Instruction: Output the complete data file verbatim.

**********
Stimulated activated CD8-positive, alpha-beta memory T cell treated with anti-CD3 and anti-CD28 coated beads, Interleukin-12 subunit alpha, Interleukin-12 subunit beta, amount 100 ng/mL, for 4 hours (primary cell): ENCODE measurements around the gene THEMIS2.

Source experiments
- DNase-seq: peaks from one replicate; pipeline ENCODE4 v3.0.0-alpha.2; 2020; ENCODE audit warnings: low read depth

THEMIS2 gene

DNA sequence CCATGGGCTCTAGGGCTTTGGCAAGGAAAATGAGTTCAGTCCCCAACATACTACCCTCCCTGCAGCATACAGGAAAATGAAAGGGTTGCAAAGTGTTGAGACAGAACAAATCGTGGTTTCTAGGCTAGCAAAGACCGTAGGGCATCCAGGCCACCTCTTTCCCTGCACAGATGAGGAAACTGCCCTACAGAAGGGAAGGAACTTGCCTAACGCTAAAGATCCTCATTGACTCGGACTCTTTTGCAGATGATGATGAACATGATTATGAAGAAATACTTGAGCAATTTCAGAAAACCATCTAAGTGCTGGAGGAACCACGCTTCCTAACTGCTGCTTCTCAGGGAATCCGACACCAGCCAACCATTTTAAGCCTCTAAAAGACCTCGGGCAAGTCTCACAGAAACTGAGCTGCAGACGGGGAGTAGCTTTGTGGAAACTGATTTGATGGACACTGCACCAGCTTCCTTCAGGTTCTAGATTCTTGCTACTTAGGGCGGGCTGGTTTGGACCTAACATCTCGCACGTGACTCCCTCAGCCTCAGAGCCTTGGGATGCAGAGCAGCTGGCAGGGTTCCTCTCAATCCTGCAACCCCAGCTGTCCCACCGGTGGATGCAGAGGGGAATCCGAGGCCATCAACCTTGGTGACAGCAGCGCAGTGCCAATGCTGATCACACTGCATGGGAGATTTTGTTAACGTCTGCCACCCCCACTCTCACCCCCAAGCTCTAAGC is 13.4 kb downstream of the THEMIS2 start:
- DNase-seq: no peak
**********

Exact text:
Stimulated activated CD8-positive, alpha-beta memory T cell treated with anti-CD3 and anti-CD28 coated beads, Interleukin-12 subunit alpha, Interleukin-12 subunit beta, amount 100 ng/mL, for 4 hours (primary cell): ENCODE measurements around the gene THEMIS2.

Source experiments
- DNase-seq: peaks from one replicate; pipeline ENCODE4 v3.0.0-alpha.2; 2020; ENCODE audit warnings: low read depth

THEMIS2 gene

DNA sequence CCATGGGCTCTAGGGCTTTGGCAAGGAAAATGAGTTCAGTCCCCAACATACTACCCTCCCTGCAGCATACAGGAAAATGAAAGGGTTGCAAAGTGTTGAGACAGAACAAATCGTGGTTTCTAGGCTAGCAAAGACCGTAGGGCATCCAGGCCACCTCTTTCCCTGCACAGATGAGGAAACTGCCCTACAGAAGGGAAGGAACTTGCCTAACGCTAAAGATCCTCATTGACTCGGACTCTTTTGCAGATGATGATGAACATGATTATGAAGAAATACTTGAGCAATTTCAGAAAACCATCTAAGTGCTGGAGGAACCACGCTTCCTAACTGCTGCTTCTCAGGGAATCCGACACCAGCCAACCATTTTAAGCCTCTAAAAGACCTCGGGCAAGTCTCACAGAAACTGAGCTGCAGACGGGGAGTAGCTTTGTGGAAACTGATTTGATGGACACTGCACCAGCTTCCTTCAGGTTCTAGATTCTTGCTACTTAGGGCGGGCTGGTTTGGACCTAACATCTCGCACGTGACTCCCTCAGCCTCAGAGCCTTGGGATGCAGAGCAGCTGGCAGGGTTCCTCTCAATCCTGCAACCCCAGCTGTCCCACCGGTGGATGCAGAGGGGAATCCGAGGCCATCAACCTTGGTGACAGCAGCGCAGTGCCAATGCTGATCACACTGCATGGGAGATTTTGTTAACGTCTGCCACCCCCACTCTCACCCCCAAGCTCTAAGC is 13.4 kb downstream of the THEMIS2 start:
- DNase-seq: no peak